Wakelet - Share Visually-Engaging Stories
Several months ago, I came across Wakelet. My first impression was that it is another social bookmarker because you can “bookmark anything you find online in two clicks.” But after some days working with it, I noticed it is more than that.
The reason for my changed awareness of Wakelet is its feature to create stories. Arranging bookmarks into “collections,” you can organize your bookmarks, adding text, and include images to get your narrative across. With Wakelet, you curate and share content not only in a meaningful but also in a visually-engaging way.
I think the best way is to illustrate the possibilities and benefits of Wakelet is by showcasing some excellent examples. I have grouped my collected Wakelets, and to demonstrate the range of different options, I have always provided two instances for each category.
This is the first and prominent use of content curation, especially for education. @realUcyJoy is as an educational entrepreneur and advocate passionate about the use of education technology in Africa to improve learning. She shares a collection of 20 Digital skills for educators with us. Another very sophisticated design of a Wakelet resource page has @drbexl (Dr. Bex Lewis) created.
My name twin @FelixBaumgartner (I am not related to him) famous for his spectacular skydive uses Wakelet to promote himself and his adventurous projects. All collections on his homepage serve as material for media publications. Another showcasing page maintains Beth Tweddle @bethtweddlenews), a gymnastics Olympic medallist.
The Rohingya Crisis @Rohingya uses Wakelet for political reasons to draw support to stop the genocide, ethnic cleansing and numerous crimes against the Rohingya. The Glasgow Centre for Population Health @theGCPH documents its conferences on providing leadership for action to tackle inequality and improve health via a series of tweeds, as can be seen by the example of its Glasgow’s Healthier Future Forum 20.
Philippe Schuler @Phil demonstrates his love for sports, drums, photography, nature, and travel with some astonishing photographs. Another example of this kind of usages gives Teijas ky @teijasky, one of the developers of Wakelet. He binds his amazing marine biology photos from the Galapagos Islands into a story of the history of the geological and biological processes of this archipelago.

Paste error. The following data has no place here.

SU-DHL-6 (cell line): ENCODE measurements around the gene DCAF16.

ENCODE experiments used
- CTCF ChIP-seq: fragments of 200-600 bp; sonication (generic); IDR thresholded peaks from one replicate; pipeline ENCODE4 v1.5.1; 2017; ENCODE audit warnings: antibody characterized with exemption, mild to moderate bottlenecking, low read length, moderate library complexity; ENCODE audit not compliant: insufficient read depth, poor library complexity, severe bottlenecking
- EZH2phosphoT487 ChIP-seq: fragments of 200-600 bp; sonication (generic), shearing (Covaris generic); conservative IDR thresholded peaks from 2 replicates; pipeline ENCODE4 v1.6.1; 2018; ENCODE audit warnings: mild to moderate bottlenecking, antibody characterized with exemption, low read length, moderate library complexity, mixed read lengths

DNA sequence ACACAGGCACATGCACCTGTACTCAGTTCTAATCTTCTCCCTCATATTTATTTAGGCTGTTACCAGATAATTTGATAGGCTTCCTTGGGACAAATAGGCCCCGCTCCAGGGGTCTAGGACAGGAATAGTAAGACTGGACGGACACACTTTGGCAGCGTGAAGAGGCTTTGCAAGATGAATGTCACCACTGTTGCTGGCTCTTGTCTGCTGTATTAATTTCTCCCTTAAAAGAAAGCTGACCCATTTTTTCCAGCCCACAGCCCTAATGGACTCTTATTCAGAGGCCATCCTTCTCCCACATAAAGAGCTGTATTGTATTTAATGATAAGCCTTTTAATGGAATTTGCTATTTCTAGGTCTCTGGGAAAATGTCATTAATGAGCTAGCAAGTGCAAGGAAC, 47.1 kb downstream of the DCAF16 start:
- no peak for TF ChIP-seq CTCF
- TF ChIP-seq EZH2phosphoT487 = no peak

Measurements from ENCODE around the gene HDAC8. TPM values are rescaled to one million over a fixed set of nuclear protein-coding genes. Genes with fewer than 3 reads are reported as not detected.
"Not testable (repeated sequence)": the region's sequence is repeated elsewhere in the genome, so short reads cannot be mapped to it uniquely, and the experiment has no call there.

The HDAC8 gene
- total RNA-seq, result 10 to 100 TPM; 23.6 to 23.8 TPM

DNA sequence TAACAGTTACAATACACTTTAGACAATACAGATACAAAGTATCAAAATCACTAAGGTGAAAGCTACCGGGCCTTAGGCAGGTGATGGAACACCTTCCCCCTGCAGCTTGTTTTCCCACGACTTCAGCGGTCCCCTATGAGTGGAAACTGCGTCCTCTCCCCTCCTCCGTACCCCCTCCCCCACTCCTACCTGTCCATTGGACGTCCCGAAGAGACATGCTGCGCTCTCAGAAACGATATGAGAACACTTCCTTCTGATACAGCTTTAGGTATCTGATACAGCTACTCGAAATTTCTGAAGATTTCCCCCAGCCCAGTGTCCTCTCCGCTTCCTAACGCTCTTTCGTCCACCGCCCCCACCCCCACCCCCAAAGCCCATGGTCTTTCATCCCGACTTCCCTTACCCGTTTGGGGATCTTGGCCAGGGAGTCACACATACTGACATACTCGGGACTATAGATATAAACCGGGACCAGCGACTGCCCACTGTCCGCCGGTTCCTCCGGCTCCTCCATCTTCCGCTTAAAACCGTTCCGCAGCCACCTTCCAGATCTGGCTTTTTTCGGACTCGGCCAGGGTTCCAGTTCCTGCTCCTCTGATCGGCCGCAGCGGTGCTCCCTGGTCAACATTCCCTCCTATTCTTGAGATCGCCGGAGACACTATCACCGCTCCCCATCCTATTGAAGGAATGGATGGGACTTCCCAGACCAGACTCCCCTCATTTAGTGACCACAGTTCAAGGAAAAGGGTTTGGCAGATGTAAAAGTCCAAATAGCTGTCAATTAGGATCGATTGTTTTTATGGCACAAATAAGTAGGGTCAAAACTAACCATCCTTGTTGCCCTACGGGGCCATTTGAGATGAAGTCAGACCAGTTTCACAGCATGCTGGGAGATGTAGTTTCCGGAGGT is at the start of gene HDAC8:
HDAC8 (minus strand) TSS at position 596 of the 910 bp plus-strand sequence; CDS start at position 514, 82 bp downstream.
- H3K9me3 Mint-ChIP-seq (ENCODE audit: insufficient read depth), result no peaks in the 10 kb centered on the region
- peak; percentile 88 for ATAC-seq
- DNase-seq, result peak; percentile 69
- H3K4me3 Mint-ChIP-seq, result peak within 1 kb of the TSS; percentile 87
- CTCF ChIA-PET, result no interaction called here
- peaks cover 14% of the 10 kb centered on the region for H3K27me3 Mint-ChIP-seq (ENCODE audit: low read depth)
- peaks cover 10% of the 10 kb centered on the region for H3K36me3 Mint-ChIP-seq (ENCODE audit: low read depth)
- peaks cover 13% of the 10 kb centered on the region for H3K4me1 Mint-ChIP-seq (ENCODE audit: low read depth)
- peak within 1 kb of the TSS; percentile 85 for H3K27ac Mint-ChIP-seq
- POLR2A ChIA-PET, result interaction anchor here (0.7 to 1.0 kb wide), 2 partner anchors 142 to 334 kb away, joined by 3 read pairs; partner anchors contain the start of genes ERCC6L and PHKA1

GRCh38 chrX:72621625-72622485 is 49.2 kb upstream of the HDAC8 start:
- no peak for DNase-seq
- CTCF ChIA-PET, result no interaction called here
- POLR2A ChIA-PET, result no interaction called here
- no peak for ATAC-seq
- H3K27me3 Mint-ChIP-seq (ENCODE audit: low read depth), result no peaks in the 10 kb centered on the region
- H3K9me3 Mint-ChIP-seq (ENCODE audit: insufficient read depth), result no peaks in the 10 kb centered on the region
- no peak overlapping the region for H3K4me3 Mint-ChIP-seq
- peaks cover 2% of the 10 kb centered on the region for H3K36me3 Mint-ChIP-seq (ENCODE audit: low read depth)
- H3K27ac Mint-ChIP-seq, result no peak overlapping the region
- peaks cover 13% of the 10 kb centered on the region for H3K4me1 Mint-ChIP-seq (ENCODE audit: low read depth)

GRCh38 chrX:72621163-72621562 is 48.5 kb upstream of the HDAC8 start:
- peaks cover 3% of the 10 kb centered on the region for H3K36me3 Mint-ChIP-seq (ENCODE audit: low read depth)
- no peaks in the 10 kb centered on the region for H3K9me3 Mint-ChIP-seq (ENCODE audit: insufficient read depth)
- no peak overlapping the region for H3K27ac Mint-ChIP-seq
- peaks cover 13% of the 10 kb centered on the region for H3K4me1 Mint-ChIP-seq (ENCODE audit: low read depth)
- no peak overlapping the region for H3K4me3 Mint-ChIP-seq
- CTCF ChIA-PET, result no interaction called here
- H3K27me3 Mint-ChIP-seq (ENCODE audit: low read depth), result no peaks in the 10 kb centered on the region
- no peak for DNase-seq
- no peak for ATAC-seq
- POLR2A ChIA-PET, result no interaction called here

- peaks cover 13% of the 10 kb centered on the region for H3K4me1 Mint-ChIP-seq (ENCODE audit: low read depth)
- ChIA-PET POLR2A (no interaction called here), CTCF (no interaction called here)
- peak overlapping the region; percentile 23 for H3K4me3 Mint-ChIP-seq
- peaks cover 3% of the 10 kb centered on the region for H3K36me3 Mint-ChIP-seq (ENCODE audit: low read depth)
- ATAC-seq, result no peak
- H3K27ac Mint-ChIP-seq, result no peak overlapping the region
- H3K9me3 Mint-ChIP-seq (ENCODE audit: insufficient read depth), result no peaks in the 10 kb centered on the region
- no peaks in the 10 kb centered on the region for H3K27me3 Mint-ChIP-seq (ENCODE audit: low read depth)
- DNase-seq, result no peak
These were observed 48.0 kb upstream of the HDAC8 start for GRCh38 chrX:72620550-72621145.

There are many examples of educational applications of Wakelet. Educational scenarios with Wakelet are so crucial for the developers that they dedicated a particular homepage for learning communities. There is a specialized guide for educators, translated into several languages providing tips and tricks. (Surprisingly, a guide in German is still missing.) Some example Wakes are Ancient Greek Philosophy for learning and The EdTech Toolbox - 2019 for teaching. See the blog of Kathleen Morris and Online Tools for teaching and learning for more learning activities and educational scenarios with Wakelets.
Ruben Puentedura’s SAMR model exemplifies the meaningful integration of technology into teaching. Instead of using “tech for tech’s sake,” the SAMR model features a view inspired by social constructivism.1
- Substitution: Students read an article on Wakelet instead of in class.
- Augmentation: Wakelet allows for multimodality by enabling users to embed images, videos, articles, and more.
- Modification: Students curate information and resources about a specific topic on Wakelet and can share it widely via social media for feedback. Students critically analyze content and research to create an archive for discussion.